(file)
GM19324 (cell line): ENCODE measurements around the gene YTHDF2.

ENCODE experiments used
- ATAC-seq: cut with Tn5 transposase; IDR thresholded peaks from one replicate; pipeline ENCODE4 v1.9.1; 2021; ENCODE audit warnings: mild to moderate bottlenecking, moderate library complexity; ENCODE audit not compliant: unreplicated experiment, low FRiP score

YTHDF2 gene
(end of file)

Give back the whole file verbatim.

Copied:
GM19324 (cell line): ENCODE measurements around the gene YTHDF2.

ENCODE experiments used
- ATAC-seq: cut with Tn5 transposase; IDR thresholded peaks from one replicate; pipeline ENCODE4 v1.9.1; 2021; ENCODE audit warnings: mild to moderate bottlenecking, moderate library complexity; ENCODE audit not compliant: unreplicated experiment, low FRiP score

YTHDF2 gene